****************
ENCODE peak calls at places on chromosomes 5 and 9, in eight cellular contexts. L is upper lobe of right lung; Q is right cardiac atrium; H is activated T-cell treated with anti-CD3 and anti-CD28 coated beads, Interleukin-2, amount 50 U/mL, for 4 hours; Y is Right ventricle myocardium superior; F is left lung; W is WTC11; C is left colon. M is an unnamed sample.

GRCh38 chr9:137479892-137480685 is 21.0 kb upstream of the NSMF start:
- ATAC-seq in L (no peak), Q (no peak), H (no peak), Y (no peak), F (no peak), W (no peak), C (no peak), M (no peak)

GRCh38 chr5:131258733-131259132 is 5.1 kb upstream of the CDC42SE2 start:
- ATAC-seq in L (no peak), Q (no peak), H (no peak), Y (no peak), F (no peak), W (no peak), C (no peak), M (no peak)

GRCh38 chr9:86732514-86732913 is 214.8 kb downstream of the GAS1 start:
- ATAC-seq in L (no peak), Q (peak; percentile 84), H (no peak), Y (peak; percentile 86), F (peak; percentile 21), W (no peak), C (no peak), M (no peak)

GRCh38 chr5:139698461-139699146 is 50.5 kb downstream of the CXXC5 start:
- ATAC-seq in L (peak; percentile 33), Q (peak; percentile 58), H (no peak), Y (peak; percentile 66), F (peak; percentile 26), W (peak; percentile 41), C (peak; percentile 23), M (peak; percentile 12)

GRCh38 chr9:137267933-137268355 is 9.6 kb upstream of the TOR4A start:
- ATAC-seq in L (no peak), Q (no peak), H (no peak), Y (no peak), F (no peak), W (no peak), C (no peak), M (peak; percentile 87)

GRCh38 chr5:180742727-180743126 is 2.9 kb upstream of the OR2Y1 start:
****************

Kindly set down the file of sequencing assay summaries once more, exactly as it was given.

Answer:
ENCODE peak calls at places on chromosomes 5 and 9, in eight cellular contexts. L is upper lobe of right lung; Q is right cardiac atrium; H is activated T-cell treated with anti-CD3 and anti-CD28 coated beads, Interleukin-2, amount 50 U/mL, for 4 hours; Y is Right ventricle myocardium superior; F is left lung; W is WTC11; C is left colon. M is an unnamed sample.

GRCh38 chr9:137479892-137480685 is 21.0 kb upstream of the NSMF start:
- ATAC-seq in L (no peak), Q (no peak), H (no peak), Y (no peak), F (no peak), W (no peak), C (no peak), M (no peak)

GRCh38 chr5:131258733-131259132 is 5.1 kb upstream of the CDC42SE2 start:
- ATAC-seq in L (no peak), Q (no peak), H (no peak), Y (no peak), F (no peak), W (no peak), C (no peak), M (no peak)

GRCh38 chr9:86732514-86732913 is 214.8 kb downstream of the GAS1 start:
- ATAC-seq in L (no peak), Q (peak; percentile 84), H (no peak), Y (peak; percentile 86), F (peak; percentile 21), W (no peak), C (no peak), M (no peak)

GRCh38 chr5:139698461-139699146 is 50.5 kb downstream of the CXXC5 start:
- ATAC-seq in L (peak; percentile 33), Q (peak; percentile 58), H (no peak), Y (peak; percentile 66), F (peak; percentile 26), W (peak; percentile 41), C (peak; percentile 23), M (peak; percentile 12)

GRCh38 chr9:137267933-137268355 is 9.6 kb upstream of the TOR4A start:
- ATAC-seq in L (no peak), Q (no peak), H (no peak), Y (no peak), F (no peak), W (no peak), C (no peak), M (peak; percentile 87)

GRCh38 chr5:180742727-180743126 is 2.9 kb upstream of the OR2Y1 start: